John Sr. had waved his hand as if to dismiss Andrew’s show of support. “Lulu, what do you think about all this?”

“I think Maureen will choose the path that is right for her,” Lulu, had said with a firm nod, getting up to clear the table. Maureen stood to help her mother as did the boys. 

“She’s been accepted to some of the best colleges in the country with full scholarships,” Lulu went on, “And I want her to be the best at what she does, and for the right reasons.” She went into the kitchen carrying the empty platter with her, but not before giving Maureen a wink over her shoulder.

Maureen eventually let go of her desire to become a cop, since she hadn’t wanted to cause a rift with her father, whom she adored, but in her last year of college, she finally made up her mind about her future. A few weeks before she graduated, Maureen had decided to tell her father what her future plans would be. She’d already talked it over with Lulu, who’d promised not to say anything about her vocational choice. Maureen had suspected Lulu had let it slip in any case because John Sr. had been delighted at the news that she was no longer interested in carrying a gun but would prefer to carry a rosary instead. She’d decided to join the Adorers of Divine Love. She’d informed her father that the community staffed parishes, schools, and hospitals through a variety of ministries.

John Donovan had laughed heartily. “Johnny, Matt, and Dennis are determined to follow in their old man’s footsteps — against my strong objections, mind you. While Andrew is studying to be a priest, and now our only girl wants to be a nun.” He paused and added comically, “You were never too thrilled with our house rules or the discipline we needed to administer to you from time to time. I guess God has a sense of humor.”

Sister Maggie smiled at the memories of her dear father.

“What are you smiling about?” Sister Mary Grace asked.

“Oh, just about my dad and the discussion we had before I started college about my wanting to be a cop. Just like him.”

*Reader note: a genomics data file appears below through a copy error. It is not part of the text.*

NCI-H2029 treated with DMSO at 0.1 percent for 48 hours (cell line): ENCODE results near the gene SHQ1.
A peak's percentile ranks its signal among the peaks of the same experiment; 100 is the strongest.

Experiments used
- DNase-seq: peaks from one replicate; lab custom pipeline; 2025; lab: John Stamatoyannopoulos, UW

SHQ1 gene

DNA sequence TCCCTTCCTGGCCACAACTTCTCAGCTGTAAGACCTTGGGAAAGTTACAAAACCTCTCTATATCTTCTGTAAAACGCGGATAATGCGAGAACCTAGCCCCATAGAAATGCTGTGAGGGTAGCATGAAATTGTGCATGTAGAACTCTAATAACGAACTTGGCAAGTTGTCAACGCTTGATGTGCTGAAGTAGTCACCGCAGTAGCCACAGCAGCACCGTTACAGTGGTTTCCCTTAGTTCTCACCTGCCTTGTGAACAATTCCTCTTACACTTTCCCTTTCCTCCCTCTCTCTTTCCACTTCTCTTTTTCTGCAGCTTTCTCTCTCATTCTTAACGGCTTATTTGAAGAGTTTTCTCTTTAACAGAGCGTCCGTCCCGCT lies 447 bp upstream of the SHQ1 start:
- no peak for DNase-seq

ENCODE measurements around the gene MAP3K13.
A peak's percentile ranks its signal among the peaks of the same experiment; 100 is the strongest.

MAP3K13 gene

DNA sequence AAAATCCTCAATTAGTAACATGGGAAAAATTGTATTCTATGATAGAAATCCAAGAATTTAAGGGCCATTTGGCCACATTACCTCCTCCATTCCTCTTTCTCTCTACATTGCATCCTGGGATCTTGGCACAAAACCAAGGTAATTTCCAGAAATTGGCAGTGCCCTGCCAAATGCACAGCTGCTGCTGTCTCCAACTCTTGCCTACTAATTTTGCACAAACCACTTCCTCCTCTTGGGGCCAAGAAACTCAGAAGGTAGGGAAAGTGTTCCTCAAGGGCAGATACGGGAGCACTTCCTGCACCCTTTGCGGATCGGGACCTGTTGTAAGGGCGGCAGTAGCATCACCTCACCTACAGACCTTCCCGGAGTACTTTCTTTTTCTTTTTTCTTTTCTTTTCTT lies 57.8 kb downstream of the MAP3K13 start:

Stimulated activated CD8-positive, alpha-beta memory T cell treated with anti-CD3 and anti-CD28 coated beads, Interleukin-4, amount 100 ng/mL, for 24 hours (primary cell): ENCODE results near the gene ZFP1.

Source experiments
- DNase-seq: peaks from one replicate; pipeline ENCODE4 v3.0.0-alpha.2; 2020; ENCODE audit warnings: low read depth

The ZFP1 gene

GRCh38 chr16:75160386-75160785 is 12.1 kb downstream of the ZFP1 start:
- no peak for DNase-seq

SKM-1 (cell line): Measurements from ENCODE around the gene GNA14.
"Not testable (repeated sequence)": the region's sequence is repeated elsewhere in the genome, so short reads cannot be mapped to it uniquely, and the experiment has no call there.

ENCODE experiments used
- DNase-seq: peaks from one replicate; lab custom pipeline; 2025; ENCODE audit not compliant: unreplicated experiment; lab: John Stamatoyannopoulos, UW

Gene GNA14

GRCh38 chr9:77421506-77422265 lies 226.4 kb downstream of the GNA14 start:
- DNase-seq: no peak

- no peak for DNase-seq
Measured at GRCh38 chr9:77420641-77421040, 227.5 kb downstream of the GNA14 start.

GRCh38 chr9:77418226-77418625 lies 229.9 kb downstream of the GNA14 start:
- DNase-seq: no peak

“Ah, yes, I remember it well. Your dad didn’t want any of his children to become cops.”

“No, he didn’t. But he was proud of Johnny, Matt, and Dennis just the same.”

“He was proud of all of you,” Sister Mary Grace said firmly, patting Sister Maggie’s hand.

“Yes, that’s true. Mom and Dad never faltered on that front. They always told us how proud they were of all of us.” Sister Maggie cleared her throat to chase away the sadness. She took a deep breath and turned to her lifelong friend. “All right, out with it. What do you want to ask me?”

“How do you know I need to ask you something?”

“Because you’re fidgeting with your rosary. You always fidget when you have something on your mind.”

“True enough.” Sister Mary Grace sighed. “Sister Maggie, you are being assigned to Our Lady of Guadalupe Convent in New Hope, Indiana, as of June 1.” Sister Mary Grace held her hand up as Sister Maggie leaned forward to speak. “I know that it will be hard for you to leave here, but I’m sure that you will make the transition graciously.”

Sister Maggie settled back in her chair. She knew this moment had been coming. The sisters were normally assigned to a mission every six years or renewed for an additional six years. Even though Sister Maggie was sixty-four years old, she had no desire to retire anytime soon, so a new assignment wasn’t something that surprised her. It would be difficult to leave, though. She adored the children, parishioners, and her fellow sisters, especially Sister Bernie.

“I’d like you to be the vocation directress for the community,” added Sister Mary Grace.

“Vocation directress? But I’ve always been an educator and administrator, not to mention my mature age. Wouldn’t it make more sense to choose one of the younger sisters to serve?”

“No, Sister Margaret Mary. I want you.”

Sister Maggie rolled her eyes. “I doubt that young women interested in religious life today want to talk to a senior citizen about their vocations.”

“Senior citizen?” Sister Mary Grace flicked her wrist. “You have more energy and vigor than people half your age. Seriously, we need someone like you to evaluate potential candidates.”